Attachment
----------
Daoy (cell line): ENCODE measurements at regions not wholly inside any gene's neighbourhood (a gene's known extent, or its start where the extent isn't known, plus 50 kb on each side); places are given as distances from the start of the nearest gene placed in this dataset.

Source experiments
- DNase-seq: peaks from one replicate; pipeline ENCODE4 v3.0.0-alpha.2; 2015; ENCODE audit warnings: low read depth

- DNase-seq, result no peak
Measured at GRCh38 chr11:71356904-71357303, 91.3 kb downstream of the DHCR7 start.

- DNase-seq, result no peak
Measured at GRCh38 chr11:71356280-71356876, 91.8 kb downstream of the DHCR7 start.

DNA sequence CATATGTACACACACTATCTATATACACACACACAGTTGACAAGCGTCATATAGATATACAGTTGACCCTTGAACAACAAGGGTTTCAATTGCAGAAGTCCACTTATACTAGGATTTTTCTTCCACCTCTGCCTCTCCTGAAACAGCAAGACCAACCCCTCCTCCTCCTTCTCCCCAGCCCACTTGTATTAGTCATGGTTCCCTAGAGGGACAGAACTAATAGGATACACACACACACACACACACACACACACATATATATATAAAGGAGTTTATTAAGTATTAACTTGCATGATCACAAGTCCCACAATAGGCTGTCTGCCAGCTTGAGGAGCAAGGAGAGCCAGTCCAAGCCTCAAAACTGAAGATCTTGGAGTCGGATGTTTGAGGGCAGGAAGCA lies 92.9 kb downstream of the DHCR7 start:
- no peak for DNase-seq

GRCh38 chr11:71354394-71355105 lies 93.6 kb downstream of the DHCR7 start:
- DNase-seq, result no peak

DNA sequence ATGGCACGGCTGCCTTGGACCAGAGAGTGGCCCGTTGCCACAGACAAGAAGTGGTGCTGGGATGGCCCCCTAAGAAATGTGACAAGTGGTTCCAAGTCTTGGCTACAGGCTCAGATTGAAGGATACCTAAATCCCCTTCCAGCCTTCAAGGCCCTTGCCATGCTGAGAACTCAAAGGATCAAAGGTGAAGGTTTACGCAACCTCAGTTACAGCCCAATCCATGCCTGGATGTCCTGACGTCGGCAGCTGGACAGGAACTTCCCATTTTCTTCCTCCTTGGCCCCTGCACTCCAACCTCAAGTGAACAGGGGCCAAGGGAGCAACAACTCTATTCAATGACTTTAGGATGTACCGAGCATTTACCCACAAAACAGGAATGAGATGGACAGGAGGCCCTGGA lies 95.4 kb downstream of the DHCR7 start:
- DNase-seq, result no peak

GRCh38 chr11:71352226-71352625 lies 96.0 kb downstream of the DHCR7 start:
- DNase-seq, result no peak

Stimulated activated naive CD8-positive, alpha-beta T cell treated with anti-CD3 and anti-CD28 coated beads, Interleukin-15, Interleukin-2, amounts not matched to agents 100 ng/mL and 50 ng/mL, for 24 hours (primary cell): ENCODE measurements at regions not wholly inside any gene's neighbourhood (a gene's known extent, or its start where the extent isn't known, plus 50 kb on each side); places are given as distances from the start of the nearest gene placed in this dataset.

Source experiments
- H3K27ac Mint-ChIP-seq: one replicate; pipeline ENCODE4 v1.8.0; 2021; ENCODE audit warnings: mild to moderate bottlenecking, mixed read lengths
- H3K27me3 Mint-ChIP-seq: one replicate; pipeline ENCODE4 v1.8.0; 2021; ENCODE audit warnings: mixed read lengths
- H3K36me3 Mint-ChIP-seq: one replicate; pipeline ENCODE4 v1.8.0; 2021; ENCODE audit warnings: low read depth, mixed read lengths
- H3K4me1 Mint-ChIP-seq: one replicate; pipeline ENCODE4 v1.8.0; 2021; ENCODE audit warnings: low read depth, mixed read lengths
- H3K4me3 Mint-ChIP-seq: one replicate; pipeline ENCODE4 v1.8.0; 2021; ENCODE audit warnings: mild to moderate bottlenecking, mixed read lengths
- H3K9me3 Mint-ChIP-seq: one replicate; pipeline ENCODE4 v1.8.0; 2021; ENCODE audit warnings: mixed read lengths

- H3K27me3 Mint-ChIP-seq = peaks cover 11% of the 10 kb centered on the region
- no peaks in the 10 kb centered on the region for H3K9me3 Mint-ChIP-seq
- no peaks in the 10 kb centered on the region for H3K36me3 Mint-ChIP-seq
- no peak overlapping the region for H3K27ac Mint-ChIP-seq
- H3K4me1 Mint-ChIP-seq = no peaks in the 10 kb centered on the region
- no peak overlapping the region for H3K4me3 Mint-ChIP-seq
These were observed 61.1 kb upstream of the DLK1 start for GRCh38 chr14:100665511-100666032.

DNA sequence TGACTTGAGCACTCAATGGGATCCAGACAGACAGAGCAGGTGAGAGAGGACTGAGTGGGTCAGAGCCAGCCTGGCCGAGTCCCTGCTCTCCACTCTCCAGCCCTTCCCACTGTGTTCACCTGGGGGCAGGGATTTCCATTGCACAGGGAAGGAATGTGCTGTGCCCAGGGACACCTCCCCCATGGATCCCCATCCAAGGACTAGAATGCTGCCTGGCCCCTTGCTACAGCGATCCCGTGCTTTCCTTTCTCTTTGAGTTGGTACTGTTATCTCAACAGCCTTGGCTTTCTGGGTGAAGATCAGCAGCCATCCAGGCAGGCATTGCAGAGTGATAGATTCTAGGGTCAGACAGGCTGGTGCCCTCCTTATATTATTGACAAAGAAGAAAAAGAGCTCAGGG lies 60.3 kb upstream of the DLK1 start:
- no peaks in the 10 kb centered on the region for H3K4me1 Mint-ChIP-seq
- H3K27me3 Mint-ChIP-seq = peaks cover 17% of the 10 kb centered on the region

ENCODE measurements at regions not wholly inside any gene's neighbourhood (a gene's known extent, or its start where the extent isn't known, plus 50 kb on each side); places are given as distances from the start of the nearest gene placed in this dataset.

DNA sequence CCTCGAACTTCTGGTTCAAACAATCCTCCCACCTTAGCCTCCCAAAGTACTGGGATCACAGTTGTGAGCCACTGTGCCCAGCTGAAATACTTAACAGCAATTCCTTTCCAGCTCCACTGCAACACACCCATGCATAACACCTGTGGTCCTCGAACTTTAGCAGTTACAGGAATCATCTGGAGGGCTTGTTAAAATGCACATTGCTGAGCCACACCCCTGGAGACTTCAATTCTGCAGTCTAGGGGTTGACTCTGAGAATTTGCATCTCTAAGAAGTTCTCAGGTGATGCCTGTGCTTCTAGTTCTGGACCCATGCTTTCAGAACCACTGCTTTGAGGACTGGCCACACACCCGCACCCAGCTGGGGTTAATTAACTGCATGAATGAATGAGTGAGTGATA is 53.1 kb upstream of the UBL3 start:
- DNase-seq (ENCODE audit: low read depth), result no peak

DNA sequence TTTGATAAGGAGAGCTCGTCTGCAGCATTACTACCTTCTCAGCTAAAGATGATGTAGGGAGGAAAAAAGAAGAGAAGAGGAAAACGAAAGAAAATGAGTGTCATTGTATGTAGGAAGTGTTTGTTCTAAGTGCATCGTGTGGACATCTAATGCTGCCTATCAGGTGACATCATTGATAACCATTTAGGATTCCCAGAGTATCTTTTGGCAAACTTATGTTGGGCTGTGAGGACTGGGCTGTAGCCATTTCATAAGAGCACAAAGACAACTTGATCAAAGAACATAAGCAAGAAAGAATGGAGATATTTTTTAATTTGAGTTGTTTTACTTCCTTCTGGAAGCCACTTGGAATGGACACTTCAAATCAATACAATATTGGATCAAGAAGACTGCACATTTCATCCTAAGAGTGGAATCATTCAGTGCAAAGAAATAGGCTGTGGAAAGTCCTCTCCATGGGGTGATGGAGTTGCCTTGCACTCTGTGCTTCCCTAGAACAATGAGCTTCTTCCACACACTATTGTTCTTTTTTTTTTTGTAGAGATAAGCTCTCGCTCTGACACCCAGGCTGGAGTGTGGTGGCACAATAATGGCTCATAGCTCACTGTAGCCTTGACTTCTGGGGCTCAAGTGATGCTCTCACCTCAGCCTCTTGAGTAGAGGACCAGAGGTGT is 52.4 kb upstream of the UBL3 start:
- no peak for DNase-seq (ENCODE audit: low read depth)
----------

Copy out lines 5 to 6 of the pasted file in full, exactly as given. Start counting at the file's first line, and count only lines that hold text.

Measured at GRCh38 chr11:71356904-71357303, 91.3 kb downstream of the DHCR7 start.

- DNase-seq, result no peak